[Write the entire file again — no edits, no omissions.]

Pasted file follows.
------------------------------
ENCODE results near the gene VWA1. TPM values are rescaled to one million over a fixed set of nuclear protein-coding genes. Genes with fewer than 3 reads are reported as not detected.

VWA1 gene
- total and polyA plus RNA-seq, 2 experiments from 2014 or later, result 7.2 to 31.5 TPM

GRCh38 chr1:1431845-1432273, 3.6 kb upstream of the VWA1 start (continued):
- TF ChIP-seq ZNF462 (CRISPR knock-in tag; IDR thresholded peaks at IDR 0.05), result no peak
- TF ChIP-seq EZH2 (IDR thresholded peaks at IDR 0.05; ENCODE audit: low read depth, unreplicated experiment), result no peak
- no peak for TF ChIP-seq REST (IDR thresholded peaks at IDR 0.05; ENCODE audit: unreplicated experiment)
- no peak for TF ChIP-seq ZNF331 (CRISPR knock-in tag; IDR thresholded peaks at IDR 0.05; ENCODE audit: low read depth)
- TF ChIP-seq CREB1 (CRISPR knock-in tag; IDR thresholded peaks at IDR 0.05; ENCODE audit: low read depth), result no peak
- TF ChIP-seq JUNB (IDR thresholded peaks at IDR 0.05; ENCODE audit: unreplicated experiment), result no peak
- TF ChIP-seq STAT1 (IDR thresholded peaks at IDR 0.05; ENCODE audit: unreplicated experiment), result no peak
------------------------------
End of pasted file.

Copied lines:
ENCODE results near the gene VWA1. TPM values are rescaled to one million over a fixed set of nuclear protein-coding genes. Genes with fewer than 3 reads are reported as not detected.

VWA1 gene
- total and polyA plus RNA-seq, 2 experiments from 2014 or later, result 7.2 to 31.5 TPM

GRCh38 chr1:1431845-1432273, 3.6 kb upstream of the VWA1 start (continued):
- TF ChIP-seq ZNF462 (CRISPR knock-in tag; IDR thresholded peaks at IDR 0.05), result no peak
- TF ChIP-seq EZH2 (IDR thresholded peaks at IDR 0.05; ENCODE audit: low read depth, unreplicated experiment), result no peak
- no peak for TF ChIP-seq REST (IDR thresholded peaks at IDR 0.05; ENCODE audit: unreplicated experiment)
- no peak for TF ChIP-seq ZNF331 (CRISPR knock-in tag; IDR thresholded peaks at IDR 0.05; ENCODE audit: low read depth)
- TF ChIP-seq CREB1 (CRISPR knock-in tag; IDR thresholded peaks at IDR 0.05; ENCODE audit: low read depth), result no peak
- TF ChIP-seq JUNB (IDR thresholded peaks at IDR 0.05; ENCODE audit: unreplicated experiment), result no peak
- TF ChIP-seq STAT1 (IDR thresholded peaks at IDR 0.05; ENCODE audit: unreplicated experiment), result no peak